Teaching Toward Social Justice

As part of the readings for my Educational Core Studies 210 course, I will be reading Against Common Sense: Teaching and Learning Toward Social Justice (2nd edition) by Kevin K. Kumashiro and The New Teacher Book: Finding Purpose, Balance, and Hope During Your First Years in the Classroom (2nd edition) edited by Terry Burant, Linda Christensen, Kelley Dawson Salas, and Stephanie Walters. The first reading that I will be reflecting on is from Against Common Sense.

In this text Kumashiro defines common sense as “the assumption that improvement comes when schools are put in competition with one another, like businesses in a so-called free market” (page 22). This assumption typically favours middle-to-upper class families because they are being offered choices of the best schools while low income families do not have these choices available due to the expense of travelling or the tuition needed to attend certain schools.

This “common sense” has been created and promoted by business and conservative forces in North America. While this education reform based on standards and testing may have started as a Conservative proposal, Liberals now shape their ideas based on these concepts that are now referred to as “common sense”. Although teachers may recognise that this system reinforces social hierarchies, they may fear going against standards due to the threat of school closure, teacher turnover, student non-promotion, and other repercussions. One of the ways to work around these standards is to teach students to search for gaps in the standards and attempt to see these standards from different perspectives.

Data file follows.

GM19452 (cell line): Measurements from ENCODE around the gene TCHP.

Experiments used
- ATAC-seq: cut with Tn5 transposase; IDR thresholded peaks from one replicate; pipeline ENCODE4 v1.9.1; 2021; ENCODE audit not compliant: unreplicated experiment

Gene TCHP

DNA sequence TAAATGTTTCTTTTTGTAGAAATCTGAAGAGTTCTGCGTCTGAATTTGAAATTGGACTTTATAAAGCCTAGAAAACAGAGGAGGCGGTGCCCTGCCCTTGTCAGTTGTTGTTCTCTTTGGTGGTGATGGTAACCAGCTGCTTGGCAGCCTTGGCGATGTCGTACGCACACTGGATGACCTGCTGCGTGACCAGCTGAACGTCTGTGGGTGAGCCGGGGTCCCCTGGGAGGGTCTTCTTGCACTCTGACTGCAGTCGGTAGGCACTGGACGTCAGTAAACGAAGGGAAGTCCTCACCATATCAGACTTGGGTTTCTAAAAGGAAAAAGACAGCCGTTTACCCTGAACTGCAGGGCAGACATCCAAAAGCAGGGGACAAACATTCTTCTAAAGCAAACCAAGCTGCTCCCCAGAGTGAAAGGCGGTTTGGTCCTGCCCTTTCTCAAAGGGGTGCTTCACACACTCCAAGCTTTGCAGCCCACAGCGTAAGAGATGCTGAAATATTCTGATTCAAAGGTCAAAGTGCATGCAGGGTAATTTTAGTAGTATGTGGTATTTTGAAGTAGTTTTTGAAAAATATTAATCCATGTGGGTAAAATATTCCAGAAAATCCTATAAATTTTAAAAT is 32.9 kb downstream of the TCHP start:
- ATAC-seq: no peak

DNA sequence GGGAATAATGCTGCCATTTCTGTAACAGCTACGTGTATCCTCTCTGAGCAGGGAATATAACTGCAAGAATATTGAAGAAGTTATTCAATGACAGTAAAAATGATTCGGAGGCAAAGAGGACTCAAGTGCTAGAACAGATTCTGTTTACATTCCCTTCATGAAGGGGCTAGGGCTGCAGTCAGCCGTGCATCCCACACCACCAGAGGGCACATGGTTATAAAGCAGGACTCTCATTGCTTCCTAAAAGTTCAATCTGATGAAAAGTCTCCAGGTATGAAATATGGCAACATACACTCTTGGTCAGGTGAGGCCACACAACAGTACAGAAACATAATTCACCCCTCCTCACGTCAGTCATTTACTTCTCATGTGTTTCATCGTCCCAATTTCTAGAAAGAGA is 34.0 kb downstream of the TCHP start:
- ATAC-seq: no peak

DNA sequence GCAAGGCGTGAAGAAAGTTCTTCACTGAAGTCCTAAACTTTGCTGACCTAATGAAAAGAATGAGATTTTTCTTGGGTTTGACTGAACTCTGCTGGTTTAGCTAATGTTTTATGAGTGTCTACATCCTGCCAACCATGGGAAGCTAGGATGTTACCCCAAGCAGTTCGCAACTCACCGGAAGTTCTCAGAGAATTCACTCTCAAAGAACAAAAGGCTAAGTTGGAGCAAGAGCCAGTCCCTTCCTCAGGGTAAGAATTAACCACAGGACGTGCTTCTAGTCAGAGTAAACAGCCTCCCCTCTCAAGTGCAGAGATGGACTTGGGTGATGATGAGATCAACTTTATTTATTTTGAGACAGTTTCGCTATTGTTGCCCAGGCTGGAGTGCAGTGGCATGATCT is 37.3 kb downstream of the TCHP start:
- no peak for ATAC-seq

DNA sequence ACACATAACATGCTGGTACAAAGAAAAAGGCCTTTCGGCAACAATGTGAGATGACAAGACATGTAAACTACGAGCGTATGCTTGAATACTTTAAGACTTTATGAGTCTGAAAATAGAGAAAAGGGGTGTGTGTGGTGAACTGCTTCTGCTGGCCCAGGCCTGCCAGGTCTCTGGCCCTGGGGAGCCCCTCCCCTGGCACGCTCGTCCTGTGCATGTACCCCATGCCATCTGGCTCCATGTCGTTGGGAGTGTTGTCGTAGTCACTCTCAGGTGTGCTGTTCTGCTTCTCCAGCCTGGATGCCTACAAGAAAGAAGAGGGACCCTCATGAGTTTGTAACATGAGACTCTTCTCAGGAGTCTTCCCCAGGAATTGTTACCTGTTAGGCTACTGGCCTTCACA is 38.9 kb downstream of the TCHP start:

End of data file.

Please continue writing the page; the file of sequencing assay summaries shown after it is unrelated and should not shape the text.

Within schools, teachers need to find the balance between teaching standards and teaching students to think independently about the school system, the gaps that exist, and how they can better their educational experience. Part of the role of a teacher is to teach students specific mandated standards, but there must be more learning within the classroom environment in order to motivate students to rise above this mandated learning to find their own truths.

It is important that students and teachers pay attention to “common sense” because this thinking regarding education oppresses many students within the school system by reaffirming social hierarchy. While policies such as “No Child Left Behind” sound wonderful as proposals, many students suffer due to school closures and not having enough resources to engage in the education system and advocate for change. As future teachers, it is our role to speak for these students who are being systematically oppressed within the school system by teaching with social justice in mind.


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